Clinical Pharmacology & Toxicology
What we do
We work to better understand and manage variable drug response and toxicity. Diagnosis and treatment of adverse drug reactions in children is complex. Some children are more susceptible to adverse events with drug treatment, because of age or polypharmacy or critical illness. Our clinical team helps SickKids clinicians investigate and understand adverse drug reactions in children.
When children do not respond to medications as expected, our clinical team helps assess if stage of development, genetic differences, problems with formulation / dosing or other factors are contributing. Some patient populations (for example neonates and infants) have had very little pharmacology research and are especially prone to inadequate medication response or high risk of drug toxicity.
Our expertise includes a broad range of medication- and toxin-related problems, which are often different from those seen in adults. While we capitalize on knowledge from adult pharmacology research and clinical practice, we also have a unique lens as pediatricians and working to understand how infant and child pharmacology is unique.
We use important technology such as drug level measurements, pharmacogenetic assays, along with other information on individual susceptibility to drug toxicity or inadequate drug response. We interpret the results, taking into account other drugs the child is taking and their underlying diseases. Our goal is to share clear understanding of the possible causes of their drug- and toxin-related problems, management plans and prevention strategies with the patients, their families and the clinical teams.
The Division focuses on education, research and clinical care of topics related to children’s medications, diagnoses and treatment of adverse effects. Some of the conditions we research and clinically manage most frequently include unpredictable and variable drug response, side effects and toxicities of drugs, overdoses and poisoning, and pharmacogenetics. Our clinical programs span wide areas ranging from the Clinical Pharmacology consultation service and clinic at SickKids, to the Ontario Poison Centre, which also serves other provinces in Canada.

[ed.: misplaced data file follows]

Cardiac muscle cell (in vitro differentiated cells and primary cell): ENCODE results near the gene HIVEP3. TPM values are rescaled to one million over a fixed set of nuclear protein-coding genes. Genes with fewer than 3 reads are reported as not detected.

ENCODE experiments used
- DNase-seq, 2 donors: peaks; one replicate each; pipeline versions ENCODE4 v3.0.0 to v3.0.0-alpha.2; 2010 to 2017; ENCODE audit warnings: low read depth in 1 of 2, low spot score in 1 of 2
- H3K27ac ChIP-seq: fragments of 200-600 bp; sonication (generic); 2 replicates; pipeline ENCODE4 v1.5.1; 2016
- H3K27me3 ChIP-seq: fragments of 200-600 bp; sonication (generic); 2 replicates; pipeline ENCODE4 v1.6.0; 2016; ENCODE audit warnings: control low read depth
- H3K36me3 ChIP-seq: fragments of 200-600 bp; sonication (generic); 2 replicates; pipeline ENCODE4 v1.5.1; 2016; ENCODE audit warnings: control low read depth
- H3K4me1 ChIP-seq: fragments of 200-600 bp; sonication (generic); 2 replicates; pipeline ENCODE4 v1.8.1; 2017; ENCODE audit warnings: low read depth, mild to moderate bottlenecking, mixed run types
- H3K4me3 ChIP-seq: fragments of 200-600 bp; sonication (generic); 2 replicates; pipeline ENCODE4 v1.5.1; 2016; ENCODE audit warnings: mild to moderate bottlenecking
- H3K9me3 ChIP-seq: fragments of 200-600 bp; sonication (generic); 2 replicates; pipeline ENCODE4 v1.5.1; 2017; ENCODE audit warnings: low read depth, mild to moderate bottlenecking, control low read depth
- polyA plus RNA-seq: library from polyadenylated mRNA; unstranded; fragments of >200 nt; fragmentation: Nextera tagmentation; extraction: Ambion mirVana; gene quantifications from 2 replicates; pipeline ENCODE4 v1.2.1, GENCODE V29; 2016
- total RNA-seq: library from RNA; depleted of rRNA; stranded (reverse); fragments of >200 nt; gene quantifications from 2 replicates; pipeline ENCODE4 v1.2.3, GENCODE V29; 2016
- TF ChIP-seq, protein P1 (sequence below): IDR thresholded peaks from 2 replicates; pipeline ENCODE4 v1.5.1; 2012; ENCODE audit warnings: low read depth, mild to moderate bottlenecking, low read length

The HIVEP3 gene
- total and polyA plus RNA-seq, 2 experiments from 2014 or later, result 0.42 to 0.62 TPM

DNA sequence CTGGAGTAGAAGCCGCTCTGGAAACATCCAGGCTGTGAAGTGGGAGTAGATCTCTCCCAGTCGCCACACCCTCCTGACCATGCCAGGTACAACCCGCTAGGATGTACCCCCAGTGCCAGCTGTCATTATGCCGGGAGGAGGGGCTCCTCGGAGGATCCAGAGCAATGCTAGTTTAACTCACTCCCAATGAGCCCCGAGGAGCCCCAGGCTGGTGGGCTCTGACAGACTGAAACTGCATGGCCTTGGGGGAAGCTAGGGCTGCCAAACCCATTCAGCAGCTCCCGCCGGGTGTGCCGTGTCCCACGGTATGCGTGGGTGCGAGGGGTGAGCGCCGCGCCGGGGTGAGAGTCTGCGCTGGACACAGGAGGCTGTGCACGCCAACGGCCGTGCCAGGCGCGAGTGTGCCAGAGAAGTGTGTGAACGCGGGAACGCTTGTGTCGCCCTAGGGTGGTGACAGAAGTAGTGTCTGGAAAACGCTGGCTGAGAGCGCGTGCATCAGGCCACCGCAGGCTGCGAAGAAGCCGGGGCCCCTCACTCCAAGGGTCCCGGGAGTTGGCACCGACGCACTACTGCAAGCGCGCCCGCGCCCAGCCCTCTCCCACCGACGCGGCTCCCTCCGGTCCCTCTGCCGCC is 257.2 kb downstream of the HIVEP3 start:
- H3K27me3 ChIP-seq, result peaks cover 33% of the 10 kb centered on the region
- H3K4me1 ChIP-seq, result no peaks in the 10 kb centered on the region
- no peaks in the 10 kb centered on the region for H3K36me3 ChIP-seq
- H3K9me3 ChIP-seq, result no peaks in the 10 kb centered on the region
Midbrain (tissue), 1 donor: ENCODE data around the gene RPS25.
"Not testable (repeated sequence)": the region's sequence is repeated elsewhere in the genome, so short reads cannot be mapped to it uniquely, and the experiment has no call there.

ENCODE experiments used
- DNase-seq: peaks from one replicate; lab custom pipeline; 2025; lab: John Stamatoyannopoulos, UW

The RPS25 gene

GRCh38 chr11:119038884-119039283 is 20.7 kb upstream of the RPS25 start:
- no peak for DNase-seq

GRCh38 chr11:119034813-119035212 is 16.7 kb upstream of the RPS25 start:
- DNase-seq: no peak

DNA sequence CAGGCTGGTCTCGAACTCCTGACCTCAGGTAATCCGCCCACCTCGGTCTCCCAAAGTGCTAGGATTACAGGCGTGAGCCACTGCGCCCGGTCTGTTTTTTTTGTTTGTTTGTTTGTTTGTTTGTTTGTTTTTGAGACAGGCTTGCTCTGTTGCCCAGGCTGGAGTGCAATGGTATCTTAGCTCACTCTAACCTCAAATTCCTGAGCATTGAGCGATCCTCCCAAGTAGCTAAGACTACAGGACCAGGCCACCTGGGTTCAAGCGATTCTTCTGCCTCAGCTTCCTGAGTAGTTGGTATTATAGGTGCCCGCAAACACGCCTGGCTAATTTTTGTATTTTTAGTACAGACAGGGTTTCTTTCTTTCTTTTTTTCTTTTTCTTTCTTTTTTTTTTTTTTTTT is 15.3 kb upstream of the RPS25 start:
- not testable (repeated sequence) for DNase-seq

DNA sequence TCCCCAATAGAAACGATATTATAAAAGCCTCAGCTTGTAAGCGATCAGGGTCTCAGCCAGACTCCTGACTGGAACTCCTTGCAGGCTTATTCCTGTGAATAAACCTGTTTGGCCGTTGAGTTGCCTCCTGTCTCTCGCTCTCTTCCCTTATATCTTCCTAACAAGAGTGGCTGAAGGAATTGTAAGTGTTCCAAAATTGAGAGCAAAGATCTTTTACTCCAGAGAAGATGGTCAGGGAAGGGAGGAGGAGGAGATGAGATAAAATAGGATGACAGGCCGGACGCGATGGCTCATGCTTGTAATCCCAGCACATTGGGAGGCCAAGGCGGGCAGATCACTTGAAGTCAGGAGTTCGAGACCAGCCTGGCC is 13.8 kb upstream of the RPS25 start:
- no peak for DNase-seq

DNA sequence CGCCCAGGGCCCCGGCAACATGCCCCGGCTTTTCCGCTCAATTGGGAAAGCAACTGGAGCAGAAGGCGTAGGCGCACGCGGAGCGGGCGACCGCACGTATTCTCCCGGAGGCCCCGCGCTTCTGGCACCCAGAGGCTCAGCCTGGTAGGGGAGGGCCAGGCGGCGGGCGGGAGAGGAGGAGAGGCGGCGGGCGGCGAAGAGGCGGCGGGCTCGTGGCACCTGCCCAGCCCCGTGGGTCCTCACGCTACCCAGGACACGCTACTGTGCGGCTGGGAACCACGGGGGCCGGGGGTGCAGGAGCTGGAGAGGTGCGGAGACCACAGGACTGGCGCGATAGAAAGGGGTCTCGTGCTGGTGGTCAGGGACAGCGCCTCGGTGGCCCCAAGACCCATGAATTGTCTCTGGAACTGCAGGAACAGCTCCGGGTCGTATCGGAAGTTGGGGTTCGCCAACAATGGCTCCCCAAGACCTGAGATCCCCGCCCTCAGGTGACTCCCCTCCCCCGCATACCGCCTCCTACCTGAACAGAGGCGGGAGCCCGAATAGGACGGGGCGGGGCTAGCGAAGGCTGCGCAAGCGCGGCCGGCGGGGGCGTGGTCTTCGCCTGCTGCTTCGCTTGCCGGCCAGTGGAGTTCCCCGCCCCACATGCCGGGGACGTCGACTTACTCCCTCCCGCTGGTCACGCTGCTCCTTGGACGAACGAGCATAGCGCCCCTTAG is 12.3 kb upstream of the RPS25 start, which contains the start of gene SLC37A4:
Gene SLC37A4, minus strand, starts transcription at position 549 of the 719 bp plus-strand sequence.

Medication dosing recommendations are based on population-based studies, but there is variable clinical response to drug dosing in individual children. Precision therapeutics is an approach to drug dosing that accounts for individual characteristics including stage of development, weight, illness, and other factors. Recently, we have introduced Pharmacogenomics to identify individuals at an elevated risk of drug toxicity or ineffectiveness. As one of the areas of precision medicine, pharmacogenomics allows us to decipher whether a patient has genetic changes in genes responsible for metabolism in response to medicine. If genetic changes are present, we can work with the family and the clinical team to modify medication treatment plans.
Our research programs also focus on a wide range of clinically important drug-related research questions including drug safety in children, drug metabolizing enzymes and their development, drug transporters, pharmacogenetics and the pharmacokinetics and pharmacodynamics of old and new drugs in children. As the discipline of clinical pharmacology is growing in its scope, our current research methodologies include not only molecular-level pharmacology such as pharmacogenetics but also population-level pharmacology research using clinical epidemiology approaches. Our Division has active research collaborations with multiple other specialties within the children’s hospital and internationally.
The DART clinic is an ambulatory clinic that receives referrals from health care providers of the patient. We see patients in our clinic or via virtual care. Our focus is on the following conditions:
- Drug hypersensitivity reactions (except for immediate type reactions)
- Environmental toxin exposures (for example, high levels of lead and mercury
- Pediatric poisoning follow-up
- Pharmacogenetics test service, interpretation and therapy recommendation
Note that this clinic is a joint activity between our division and Allergy/Immunology. Referrals may be redirected to Allergy/Immunology if diagnoses of immediate type allergic reactions are required.
Visit the DART Clinic page for location and contact information.
Although situated at SickKids, the Ontario Poison Centre provides expert poison advice 24 hours a day to serve Ontario, Manitoba & Nunavut (health care professionals only) and provides care advice regarding pediatric, adolescent and adult (including seniors) poisonings. Assistance is provided to people of all ages for a wide variety of exposures. Examples include: